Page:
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What Are Some Diseases That Can Be Prevented by Eating Healthy?

By Nancy Clarke

Eating healthy foods helps you avoid nutritional deficiencies and excesses, and their related risks. Preserving your iron and B-vitamin levels maintains a strong blood count. Adequate calcium guards against osteoporosis, and limiting salt in your diet helps to keep blood pressure normal. All of the aspects of health supported by good nutrition increase your ability to fend off disease, including the three leading causes of death in the U.S.: heart disease, cancer and stroke.

Heart Disease

Eating a low-salt diet helps prevent hypertension, or high blood pressure, which is often caused by consuming too much sodium, of which table salt is the main source. Eating foods low in saturated fat and cholesterol makes you less likely to experience atherosclerosis, or narrowing of the arteries. Both of these conditions, as well as obesity, increase your risk for heart disease, a series of cardiovascular malfunctions that might lead to heart attack, stroke, heart failure and sudden coronary death.

Type 2 Diabetes

No one knows what causes diabetes, but certain dietary conditions are associated with its onset. A healthy diet will balance your carbohydrate intake, emphasizing fiber and limiting sugar, which might help you avoid insulin resistance. Eating right also naturally manages your weight. The Office of the Surgeon General reports that a weight gain of 11 lbs. or more marks a primary risk for type 2 diabetes. If you avoid this incurable illness, you’ll escape its complications, which include glaucoma and kidney disease.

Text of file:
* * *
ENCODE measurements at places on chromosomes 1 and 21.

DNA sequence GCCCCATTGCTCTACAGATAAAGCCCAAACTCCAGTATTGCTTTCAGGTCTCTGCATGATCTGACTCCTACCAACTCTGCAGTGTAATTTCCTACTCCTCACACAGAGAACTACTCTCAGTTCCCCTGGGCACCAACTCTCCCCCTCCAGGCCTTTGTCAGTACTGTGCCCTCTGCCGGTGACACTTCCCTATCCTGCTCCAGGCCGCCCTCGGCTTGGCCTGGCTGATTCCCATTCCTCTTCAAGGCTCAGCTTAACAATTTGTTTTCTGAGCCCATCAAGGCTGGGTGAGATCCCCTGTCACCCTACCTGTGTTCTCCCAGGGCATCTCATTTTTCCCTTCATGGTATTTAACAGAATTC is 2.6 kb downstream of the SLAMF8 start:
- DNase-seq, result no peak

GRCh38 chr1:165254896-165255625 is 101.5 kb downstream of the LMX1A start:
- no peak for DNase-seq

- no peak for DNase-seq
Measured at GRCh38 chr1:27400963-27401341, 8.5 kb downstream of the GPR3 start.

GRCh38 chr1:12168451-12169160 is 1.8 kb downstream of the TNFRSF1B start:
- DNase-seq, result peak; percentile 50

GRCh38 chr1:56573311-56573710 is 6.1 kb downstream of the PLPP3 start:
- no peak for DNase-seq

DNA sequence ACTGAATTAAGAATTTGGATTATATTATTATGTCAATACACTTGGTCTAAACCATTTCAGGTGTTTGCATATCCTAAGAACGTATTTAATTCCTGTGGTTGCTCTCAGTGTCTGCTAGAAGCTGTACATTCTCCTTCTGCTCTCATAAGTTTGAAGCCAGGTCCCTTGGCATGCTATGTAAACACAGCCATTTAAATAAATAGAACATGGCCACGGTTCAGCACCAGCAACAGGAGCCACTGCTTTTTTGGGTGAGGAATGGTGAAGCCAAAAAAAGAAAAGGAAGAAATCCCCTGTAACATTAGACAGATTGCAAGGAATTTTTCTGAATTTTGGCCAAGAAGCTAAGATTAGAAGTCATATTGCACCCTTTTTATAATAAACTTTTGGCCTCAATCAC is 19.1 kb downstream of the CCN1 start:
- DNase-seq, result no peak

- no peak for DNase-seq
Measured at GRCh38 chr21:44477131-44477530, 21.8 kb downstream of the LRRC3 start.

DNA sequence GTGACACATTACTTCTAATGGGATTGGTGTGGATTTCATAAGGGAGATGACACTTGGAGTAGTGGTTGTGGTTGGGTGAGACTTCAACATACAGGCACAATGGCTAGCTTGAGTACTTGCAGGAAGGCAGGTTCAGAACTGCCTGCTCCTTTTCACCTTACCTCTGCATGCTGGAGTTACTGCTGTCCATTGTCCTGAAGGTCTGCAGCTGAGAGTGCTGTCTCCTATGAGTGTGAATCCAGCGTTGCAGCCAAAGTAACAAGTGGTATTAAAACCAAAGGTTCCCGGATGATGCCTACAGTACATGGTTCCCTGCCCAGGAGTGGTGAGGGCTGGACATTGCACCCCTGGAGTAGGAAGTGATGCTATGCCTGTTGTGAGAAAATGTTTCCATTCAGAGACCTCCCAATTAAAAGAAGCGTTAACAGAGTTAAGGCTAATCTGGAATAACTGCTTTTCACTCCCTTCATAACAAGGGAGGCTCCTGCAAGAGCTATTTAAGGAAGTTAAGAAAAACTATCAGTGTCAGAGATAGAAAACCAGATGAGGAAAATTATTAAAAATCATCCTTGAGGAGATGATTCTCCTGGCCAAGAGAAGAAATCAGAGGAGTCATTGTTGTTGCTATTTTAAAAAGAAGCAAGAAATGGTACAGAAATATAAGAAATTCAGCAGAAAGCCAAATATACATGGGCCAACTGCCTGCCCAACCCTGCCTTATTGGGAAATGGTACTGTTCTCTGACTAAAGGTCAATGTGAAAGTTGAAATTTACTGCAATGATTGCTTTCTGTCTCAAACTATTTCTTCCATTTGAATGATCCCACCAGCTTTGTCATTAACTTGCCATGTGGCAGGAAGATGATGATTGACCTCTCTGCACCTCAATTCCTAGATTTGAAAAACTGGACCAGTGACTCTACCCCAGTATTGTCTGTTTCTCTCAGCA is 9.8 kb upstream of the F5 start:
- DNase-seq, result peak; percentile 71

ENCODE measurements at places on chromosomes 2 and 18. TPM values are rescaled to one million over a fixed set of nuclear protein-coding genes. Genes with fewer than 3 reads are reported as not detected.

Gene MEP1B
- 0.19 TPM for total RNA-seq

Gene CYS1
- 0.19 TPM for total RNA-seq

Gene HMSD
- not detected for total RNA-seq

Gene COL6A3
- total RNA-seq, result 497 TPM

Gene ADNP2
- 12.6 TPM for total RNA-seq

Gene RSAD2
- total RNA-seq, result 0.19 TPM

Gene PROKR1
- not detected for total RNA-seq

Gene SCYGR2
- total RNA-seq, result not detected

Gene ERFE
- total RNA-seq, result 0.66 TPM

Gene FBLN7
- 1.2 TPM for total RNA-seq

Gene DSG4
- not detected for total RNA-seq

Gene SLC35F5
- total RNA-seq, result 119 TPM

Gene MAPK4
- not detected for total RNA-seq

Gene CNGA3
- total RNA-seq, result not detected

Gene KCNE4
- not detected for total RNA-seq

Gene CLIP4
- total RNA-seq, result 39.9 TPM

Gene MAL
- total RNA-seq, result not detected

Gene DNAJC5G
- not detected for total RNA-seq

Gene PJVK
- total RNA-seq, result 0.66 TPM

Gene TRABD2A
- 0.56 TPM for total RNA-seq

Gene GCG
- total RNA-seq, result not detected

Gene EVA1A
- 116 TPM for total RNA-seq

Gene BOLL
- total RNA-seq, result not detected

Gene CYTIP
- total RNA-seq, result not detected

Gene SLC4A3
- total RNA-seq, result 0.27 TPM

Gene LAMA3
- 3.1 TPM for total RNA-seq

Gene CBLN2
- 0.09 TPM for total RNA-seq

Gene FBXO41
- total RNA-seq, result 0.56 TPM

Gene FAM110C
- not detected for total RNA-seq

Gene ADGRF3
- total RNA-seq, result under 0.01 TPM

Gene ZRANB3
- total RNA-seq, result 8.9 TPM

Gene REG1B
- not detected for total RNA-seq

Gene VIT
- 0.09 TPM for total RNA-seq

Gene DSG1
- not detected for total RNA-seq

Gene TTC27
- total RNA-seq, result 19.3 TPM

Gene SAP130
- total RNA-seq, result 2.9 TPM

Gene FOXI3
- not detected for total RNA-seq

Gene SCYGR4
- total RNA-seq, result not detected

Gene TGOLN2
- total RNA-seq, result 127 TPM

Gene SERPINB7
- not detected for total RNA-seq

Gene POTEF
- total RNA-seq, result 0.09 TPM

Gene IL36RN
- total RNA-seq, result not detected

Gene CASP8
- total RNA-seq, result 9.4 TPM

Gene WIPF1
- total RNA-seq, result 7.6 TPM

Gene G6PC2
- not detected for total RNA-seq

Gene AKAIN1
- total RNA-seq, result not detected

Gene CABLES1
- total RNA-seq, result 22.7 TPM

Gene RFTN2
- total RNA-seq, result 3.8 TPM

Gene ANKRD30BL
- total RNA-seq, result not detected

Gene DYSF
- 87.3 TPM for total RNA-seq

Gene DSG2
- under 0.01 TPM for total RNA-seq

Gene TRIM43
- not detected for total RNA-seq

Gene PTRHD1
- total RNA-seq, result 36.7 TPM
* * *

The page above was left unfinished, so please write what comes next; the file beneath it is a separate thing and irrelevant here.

Cancer, too, can have many causes, but a healthy diet contributes to the prevention of this potentially fatal disease. Consuming a variety of fruits and vegetables protects your immune system from several types of cancer, with vitamin C and other antioxidants providing a tough defense. Staying at a proper weight can reduce your risk for colon, gall bladder, kidney. uterus, breast or prostate cancers.


You can avoid gaining weight by eating a diet high in fruits, vegetables and whole grains and low in saturated fat and added sugar, provided you exercise regularly as well. Both of these healthy pursuits can help you steer clear of or reduce the impact of arthritis, a degenerative joint condition. The Office of the Surgeon General says arthritis risk increases with weight gain and that symptoms decrease with weight loss.

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